Chinese search engine Baidu is apparently having more problems with click-fraud that Google is — and it has hurt Baidu’s stock.
Click-fraud is a major problem, and it is rampant in China. Click-fraud is when people click on an online ad and have no intention of buying anything, thus driving up the cost for the advertiser, who pays on a per-click basis. The fraudsters can be any number of people, including competitors who want to drive up the advertiser’s costs.
The study, conducted by Peter Lu, of the China IntelliConsulting Corp (copy of pdf here), found that advertisers believe 34 percent of all clicks on Baidu ads are fraudulent, compared to 24 percent on Google. The report has other warning signs for Baidu, including suggestions that more advertisers plan to cancel campaigns with Baidu, compared with Google, and that more advertisers plan to begin campaigns with Google.
Also, note the graphics below, which also show Baidu is inserting ad keywords in its generic search results, a blurring of ads and results that would cause a furor here if Google tried that.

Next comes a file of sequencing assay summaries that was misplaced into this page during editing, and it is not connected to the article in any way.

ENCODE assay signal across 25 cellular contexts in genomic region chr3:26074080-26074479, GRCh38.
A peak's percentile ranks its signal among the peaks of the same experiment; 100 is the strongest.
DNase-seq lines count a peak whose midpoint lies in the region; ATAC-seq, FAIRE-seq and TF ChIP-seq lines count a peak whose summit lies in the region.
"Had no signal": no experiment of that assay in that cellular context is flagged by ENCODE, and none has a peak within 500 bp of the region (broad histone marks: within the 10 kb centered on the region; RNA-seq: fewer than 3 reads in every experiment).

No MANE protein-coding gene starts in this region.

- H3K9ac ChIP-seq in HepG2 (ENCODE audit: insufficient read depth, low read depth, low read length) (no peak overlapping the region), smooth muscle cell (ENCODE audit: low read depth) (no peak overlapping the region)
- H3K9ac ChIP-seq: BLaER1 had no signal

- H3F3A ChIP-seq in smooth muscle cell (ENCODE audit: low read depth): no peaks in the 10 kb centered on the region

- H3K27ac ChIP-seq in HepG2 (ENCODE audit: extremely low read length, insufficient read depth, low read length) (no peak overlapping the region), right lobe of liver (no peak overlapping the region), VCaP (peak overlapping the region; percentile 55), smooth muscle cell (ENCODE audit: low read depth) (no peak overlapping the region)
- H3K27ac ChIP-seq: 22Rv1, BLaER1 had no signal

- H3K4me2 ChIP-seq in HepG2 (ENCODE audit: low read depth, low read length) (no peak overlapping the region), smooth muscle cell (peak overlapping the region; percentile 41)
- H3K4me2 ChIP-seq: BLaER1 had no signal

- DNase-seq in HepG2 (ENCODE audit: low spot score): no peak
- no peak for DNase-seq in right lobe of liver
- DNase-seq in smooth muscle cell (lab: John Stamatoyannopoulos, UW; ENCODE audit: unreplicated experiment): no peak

Related but seperate: We’ve learned more about the investors in the new anti click-fraud company, Fraudwall. It is an impressive group that Google is likely to be partial to, but only if it can execute. Aside from early Google backers Ram Shriram and Ron Conway (as reported here and here), investors include Paul Buchheit, the former Google engineer who wrote GMail; Steve Anderson and Frank Caufield, both formerly at venture firm Kleiner Perkins; Michael Parekh, of Goldman Sachs, Rajeev Motwani, a Stanford professor and former Google advisor, Peggy Taylor, a board member at Fair Isaac, which does credit and fraud scoring for the financial industry, and others. Among its board of advisors are Chuck Geiger, chief technology officer at Ask.com; and two executives at IAB, which is a trade association that has played a significant role in creating standards between advertisers and ad networks: Rich LeFurgy, founder, and Greg Stuart, chief executive.
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